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DAILY NEWS ANALYSIS

  • 29 March, 2023

  • 3 Min Read

BCI Allows Foreign Lawyers to Practice in India

In Context of

  • The Bar Council of India (BCI) recently approved the practise of foreign lawyers and law firms in India.

  • While they can advise clients on International Law and work on corporate transactions, it is done with an exception allowing them to appear in court.

About BCI Decision

  • Rules for Registration and Regulation of Foreign Attorneys and Foreign Law Firms in India, 2022, were recently announced by the Bar Council of India (BCI), allowing foreign lawyers and law firms to practise in India.
  • However, it prohibited them from testifying in front of courts, tribunals, or other statutory or regulatory bodies.
  • BCI has been against permitting Foreign Law Firms in India for more than ten years.
  • The BCI now claims that its action will allay worries over the flow of foreign direct investment into the nation and turn India into a centre for International Commercial Arbitration.
  • The regulations provide international law firms operating in India in a very limited capacity with legal certainty.
  • The BCI declared that it "resolves to apply these Rules to enable foreign attorneys and foreign law firms to practise different international law and international arbitration cases in Incates and by setting up funds to provide financial assistance to organise welfare programmes for them, to carry out certain representative duties. dia on the principle of reciprocity in a well-defined, regulated, and controlled way."

Significance of The Decision

  • Concerns over the amount of foreign direct investment coming into the nation will be allayed by the action.
  • As a result, India will become a centre for international commercial arbitration.
  • Foreign law firms that currently conduct very little business in India will now have legal certainty thanks to the rules.
  • Ultimately, it is anticipated that the action may alter the landscape of legal practise in the nation.
  • It is likely to open the door for future consolidation, particularly for businesses engaged in the cross-border mergers and acquisitions (M&A) process.
  • The desire of India to become more valuable and visible globally, particularly in terms of International Trade and commerce, will be greatly aided by the entry of foreign law firms.
  • This will completely change the game for mid-size businesses and also help law companies in India become more effective in managing talent, IA, technology, domain expertise in a global context, and management.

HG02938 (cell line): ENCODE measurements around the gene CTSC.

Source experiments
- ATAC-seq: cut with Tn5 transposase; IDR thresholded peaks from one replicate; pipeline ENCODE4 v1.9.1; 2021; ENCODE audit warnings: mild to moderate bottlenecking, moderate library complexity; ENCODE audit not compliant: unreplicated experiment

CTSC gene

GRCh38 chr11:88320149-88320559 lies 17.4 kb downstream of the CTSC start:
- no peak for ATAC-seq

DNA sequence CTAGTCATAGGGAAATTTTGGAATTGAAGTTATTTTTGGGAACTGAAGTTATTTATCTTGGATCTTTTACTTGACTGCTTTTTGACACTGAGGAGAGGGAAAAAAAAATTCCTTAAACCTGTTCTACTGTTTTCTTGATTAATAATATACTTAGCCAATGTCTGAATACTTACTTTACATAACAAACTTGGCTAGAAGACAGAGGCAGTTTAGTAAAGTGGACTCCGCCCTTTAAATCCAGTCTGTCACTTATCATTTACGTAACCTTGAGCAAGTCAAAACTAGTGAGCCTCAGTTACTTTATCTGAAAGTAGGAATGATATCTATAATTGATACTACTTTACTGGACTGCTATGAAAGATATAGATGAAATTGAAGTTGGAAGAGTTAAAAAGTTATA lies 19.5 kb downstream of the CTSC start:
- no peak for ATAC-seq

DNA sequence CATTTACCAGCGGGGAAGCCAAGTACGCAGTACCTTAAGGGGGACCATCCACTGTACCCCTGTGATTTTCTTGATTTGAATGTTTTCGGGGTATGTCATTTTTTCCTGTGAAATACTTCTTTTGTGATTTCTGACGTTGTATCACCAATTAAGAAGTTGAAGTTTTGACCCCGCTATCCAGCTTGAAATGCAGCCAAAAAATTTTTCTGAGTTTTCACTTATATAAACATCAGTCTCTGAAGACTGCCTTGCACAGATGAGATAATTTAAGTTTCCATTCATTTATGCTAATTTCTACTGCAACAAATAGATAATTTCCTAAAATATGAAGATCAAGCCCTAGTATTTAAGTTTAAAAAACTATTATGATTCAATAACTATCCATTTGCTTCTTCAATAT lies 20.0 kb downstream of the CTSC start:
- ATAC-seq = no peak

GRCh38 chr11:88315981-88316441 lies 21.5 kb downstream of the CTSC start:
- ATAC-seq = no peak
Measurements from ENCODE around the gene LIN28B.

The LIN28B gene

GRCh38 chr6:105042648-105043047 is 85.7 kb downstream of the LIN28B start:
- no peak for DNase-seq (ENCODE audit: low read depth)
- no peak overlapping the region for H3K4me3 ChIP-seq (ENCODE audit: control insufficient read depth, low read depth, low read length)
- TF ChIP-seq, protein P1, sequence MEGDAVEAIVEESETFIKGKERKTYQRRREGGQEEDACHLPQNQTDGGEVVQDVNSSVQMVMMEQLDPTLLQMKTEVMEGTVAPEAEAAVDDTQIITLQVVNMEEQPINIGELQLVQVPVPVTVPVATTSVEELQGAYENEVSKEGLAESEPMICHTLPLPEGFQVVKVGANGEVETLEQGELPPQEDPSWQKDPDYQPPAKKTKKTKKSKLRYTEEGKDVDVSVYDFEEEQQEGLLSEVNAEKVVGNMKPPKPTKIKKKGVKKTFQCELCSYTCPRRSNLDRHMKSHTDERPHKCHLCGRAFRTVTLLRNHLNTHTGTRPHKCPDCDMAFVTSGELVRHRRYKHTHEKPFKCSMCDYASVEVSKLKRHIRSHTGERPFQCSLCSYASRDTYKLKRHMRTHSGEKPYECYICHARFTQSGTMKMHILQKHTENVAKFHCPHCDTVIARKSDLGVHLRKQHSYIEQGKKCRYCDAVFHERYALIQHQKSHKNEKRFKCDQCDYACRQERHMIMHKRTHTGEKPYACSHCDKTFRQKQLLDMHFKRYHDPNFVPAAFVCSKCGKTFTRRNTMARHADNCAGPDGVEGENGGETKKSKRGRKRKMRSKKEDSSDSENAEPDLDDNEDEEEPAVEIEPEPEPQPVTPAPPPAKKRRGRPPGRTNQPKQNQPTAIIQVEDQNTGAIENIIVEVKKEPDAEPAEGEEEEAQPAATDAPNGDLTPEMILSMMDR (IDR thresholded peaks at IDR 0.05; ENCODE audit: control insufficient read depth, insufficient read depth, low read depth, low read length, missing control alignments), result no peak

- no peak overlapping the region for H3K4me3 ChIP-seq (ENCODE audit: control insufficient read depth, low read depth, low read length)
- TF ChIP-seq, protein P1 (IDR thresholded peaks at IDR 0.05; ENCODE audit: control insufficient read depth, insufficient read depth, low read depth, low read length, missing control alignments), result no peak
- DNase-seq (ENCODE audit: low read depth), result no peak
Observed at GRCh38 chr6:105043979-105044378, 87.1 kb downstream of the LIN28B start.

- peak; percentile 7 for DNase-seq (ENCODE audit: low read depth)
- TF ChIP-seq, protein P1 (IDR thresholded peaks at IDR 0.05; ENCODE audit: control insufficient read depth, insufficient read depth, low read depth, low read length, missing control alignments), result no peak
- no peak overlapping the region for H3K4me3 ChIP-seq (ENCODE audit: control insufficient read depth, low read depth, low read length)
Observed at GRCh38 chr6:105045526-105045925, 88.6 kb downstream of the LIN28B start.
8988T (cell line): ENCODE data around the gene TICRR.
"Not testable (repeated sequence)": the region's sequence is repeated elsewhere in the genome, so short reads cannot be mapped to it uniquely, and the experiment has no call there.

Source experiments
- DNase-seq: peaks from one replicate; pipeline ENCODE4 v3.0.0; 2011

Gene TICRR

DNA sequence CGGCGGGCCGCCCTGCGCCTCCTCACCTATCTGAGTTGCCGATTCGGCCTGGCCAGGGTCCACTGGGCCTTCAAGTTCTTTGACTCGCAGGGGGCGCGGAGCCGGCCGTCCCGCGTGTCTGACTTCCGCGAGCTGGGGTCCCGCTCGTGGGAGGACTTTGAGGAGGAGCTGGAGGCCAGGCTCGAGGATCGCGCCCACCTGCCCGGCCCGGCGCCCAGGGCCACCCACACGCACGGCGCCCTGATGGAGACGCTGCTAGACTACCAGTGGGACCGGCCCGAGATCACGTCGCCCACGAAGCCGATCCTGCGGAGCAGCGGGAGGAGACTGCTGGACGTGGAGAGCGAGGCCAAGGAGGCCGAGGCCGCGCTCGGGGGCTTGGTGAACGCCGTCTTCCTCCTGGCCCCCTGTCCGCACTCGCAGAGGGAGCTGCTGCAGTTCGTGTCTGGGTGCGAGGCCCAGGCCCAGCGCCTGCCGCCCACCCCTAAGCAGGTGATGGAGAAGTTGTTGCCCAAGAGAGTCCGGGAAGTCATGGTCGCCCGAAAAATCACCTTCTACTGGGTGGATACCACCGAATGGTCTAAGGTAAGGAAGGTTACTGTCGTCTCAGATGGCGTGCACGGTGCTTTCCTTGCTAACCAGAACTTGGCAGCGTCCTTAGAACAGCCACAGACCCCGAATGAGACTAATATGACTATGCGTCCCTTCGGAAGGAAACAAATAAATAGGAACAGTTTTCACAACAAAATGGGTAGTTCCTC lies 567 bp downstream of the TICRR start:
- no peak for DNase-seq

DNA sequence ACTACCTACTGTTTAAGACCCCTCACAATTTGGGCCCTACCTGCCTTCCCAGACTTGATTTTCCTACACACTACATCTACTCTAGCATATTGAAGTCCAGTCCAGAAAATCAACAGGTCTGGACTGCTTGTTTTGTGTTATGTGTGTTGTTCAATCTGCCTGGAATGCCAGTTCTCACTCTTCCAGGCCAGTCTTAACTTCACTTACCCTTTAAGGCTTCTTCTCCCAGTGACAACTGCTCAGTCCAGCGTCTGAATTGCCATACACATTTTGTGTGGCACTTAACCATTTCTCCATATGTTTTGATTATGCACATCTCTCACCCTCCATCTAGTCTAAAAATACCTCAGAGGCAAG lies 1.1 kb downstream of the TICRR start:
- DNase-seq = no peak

About the New Law

  • The Advocates Act states that lawyers must be registered with the Bar Council in order to practise law in India.
  • All other parties, such as a litigant, may only do so with the consent of the court, relevant body, or party to the proceeding.
  • In essence, the notification permits foreign attorneys and law companies to register with BCI in order to practise law in India if they are qualified to do so in their home countries.
  • On a reciprocal basis, they will be permitted to practise transactional work and corporate work, such as joint ventures, mergers, and acquisitions, intellectual property issues, contract drafting, and other connected matters.
  • The Advocates Act of 1961 states that attorneys must be registered with the Bar Council in order to exercise law in India. All other parties, such as a litigant, may only do so with the consent of the court, relevant body, or party to the proceeding.
  • They will be permitted to engage in transactional work and corporate work (non-litigious practise) on a reciprocal basis, including joint ventures, mergers and acquisitions, intellectual property issues, contract drafting, and other connected matters.
  • They are not allowed to participate in or carry out any job related to title research, property conveyancing, or other tasks of a similar nature.
  • The restriction of only engaging in "Non-Litigious Practice" will also apply to Indian attorneys working with foreign law companies.

About Bar Council of India

  • A statutory organisation called the Bar Council of India was established by Parliament to oversee and defend the Indian bar.
  • The Advocates Act of 1961, which created the Bar Council of India, was passed by Parliament.
  • BCI's goal is to fulfil the regulatory role by establishing guidelines for appropriate behaviour and manners as well as by employing its disciplinary authority over the bar.
  • to establish criteria for legal education and to recognise universities that award law degrees that can be used to become an advocate.

by defending the rights, privileges, and interests of advocates and by setting up funds to provide financial assistance to organise welfare programmes for them, to carry out certain representative duties.

Source: Indian Express


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